Digital Magazine

Web Lines | The Case for Shorter (and Longer) Acceleration Times

I recently visited a converting operation where the slitter/rewinder was set with an acceleration time of 180 sec (3 min) to reach 1,000 fpm (300 mpm). I recommended changing to a faster acceleration time for several reasons.

The case for faster acceleration

  • Many thin products, including the one that was running on this slitter, wrinkle much more at low speed. At higher speeds, air lubrication reduces the web-to-roller traction, reducing the ability of a roller to shift or gather the web or hold the web in a buckled, wrinkled shape.
  • I was surprised to see the acceleration set in time (seconds). In my experience, most converting machines have acceleration set in units of velocity per time (mpm/s or fpm/s), not simply time. For example, limiting acceleration to 10 mpm/s would reach 100 mpm in 10 sec, 300 mpm in 30 sec, and 800 mpm in 80 sec. Setting an acceleration time creates a slower acceleration rate for slowing speed set points. I would prefer to see a single acceleration speed independent of target speed.
  • This particular slitter also was set up to have a two stage acceleration, first accelerating to and running at a low speed, then when the slitting winding process looks good, accelerating to the higher target speed. I can understand this approach for developing a set of winding conditions, when you might see, in the first few wraps, that wrinkling or shifting layers is a problem and want to stop, but the ultimate goal for slitter winding should be a rapid acceleration to line speed without an intermediate speed. The extra time at low speed and inertia upsets of speed changes will create undesired tension variations and roll defects.
  • The target accelerations rate should be much faster than 300 mpm/180 sec. Many slitter/rewinders are designed to accelerate at 100 fpm/s (30 mpm/s)—18x faster than this slitter was set to run reaching 1,000 fpm in 180 sec. I recommend at least 30 fpm/s (10 mpm/s) or reducing acceleration time to 30 sec to reach 1,000 fpm (300 mpm). Ultimately, you may be able to reach 1,000 fpm (300 mpm) in 10 sec, greatly reducing the time and waste at low speeds.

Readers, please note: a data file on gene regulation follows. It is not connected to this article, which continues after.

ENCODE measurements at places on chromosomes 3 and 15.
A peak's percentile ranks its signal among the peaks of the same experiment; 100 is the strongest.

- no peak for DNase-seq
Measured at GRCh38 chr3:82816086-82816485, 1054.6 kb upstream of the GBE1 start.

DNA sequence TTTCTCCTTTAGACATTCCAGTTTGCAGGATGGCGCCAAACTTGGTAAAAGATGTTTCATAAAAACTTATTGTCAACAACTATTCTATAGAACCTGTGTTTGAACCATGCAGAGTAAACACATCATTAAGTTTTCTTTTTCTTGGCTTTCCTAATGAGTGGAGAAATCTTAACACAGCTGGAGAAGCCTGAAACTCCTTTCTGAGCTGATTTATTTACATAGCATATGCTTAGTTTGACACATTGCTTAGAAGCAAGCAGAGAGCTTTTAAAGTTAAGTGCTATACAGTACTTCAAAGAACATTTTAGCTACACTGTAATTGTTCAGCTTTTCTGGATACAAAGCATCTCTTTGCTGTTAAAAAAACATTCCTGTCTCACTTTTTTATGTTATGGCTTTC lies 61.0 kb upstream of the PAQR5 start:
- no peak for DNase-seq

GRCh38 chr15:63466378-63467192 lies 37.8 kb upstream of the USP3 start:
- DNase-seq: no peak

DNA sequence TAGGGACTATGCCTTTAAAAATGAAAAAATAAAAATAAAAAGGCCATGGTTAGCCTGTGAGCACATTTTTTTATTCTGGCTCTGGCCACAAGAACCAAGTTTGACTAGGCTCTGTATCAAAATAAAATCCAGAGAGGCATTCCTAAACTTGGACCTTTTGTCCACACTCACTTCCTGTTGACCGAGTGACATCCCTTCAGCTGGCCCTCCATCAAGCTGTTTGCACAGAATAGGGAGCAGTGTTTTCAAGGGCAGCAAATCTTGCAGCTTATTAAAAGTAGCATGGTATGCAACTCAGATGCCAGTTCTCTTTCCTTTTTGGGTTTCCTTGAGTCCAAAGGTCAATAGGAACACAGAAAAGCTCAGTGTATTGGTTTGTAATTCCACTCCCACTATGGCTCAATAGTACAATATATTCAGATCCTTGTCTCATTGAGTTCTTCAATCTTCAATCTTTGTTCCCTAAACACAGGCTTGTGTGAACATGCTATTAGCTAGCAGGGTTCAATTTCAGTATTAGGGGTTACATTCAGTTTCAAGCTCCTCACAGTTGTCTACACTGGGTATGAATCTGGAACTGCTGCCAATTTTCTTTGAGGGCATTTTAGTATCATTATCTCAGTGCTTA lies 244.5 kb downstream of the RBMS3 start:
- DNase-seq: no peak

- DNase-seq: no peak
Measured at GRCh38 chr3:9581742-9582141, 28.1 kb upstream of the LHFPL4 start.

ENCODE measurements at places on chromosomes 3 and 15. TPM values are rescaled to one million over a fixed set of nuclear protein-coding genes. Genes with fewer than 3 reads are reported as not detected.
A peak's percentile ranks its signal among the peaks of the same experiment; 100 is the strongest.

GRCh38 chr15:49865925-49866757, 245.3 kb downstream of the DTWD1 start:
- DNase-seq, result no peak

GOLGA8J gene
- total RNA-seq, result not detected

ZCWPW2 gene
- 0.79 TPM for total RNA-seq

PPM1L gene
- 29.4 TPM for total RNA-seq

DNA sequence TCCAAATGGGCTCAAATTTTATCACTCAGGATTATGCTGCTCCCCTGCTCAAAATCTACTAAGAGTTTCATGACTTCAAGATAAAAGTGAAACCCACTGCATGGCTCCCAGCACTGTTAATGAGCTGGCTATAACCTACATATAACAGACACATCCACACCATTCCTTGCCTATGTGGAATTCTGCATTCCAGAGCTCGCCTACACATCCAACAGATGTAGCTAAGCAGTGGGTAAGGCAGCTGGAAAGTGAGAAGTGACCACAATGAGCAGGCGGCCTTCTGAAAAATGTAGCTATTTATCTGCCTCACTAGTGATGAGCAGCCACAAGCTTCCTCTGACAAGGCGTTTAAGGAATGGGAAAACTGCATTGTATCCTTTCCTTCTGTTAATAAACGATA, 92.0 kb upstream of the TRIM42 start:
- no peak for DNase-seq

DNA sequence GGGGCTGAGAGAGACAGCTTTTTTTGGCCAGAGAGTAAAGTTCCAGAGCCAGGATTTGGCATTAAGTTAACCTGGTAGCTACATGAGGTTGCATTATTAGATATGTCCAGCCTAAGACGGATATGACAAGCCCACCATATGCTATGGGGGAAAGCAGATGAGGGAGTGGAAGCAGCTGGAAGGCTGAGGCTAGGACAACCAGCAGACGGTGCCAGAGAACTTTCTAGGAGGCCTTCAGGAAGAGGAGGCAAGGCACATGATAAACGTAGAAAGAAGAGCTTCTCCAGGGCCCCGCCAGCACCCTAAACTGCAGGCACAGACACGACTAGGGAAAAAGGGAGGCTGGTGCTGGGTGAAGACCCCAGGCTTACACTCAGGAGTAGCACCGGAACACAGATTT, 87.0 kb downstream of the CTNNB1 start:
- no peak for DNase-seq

The case against rapid acceleration

  • Many advocates of rapid acceleration do so in the name of machine output. Obviously, any time spent at lower speed does not process as much material as higher speeds. In the case of extremely short slit rolls on fully automated slitter/rewinders, then there is a strong correlation between accelerations times and output. However, for slitters running long roll lengths, there is extremely small output benefit of reducing the acceleration times.
  • A machine that runs larger diameter heavy rolls and does not have inertia compensation (such as many torque controlled unwinds and rewinds) will see dramatic tension variations during rapid acceleration.
  • The added torque of rapid acceleration can put unnecessary loads on coupling, driven shaft, belts, chucks, shafts, and other components, leading to early failure and associated downtime and costs. Also, idling and driven rollers are more likely to slip during rapid acceleration, leading to roller wear or product abrasion (generating surface contamination and scratching).
  • Rapid acceleration will always be a challenge to closed-loop tension control systems, creating tension transients high or low, especially without optimizing the PID or other control algorithm.
  • Tension and speed transients during acceleration are commonly associated with registration losses in printing and die-cutting and coating variations. Wrinkling also can occur in the changes from high to low tension as the Poisson’s effect alters the web width from narrow to wide.

Web handling expert Tim Walker, president of TJWalker+Assoc., has 25 years of experience in web processes, education, development, and production problem solving. Contact him at 651-686-5400; This email address is being protected from spambots. You need JavaScript enabled to view it.; www.webhandling.com.


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